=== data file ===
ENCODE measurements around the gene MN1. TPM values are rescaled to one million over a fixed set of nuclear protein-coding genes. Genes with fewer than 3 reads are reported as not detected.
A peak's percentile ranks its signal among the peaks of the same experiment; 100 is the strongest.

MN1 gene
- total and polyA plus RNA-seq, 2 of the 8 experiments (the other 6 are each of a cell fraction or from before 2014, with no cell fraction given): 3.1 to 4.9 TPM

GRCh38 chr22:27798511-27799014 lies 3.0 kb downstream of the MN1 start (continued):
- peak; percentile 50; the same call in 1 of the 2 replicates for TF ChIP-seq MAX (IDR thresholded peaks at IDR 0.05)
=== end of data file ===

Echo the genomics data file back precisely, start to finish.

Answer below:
ENCODE measurements around the gene MN1. TPM values are rescaled to one million over a fixed set of nuclear protein-coding genes. Genes with fewer than 3 reads are reported as not detected.
A peak's percentile ranks its signal among the peaks of the same experiment; 100 is the strongest.

MN1 gene
- total and polyA plus RNA-seq, 2 of the 8 experiments (the other 6 are each of a cell fraction or from before 2014, with no cell fraction given): 3.1 to 4.9 TPM

GRCh38 chr22:27798511-27799014 lies 3.0 kb downstream of the MN1 start (continued):
- peak; percentile 50; the same call in 1 of the 2 replicates for TF ChIP-seq MAX (IDR thresholded peaks at IDR 0.05)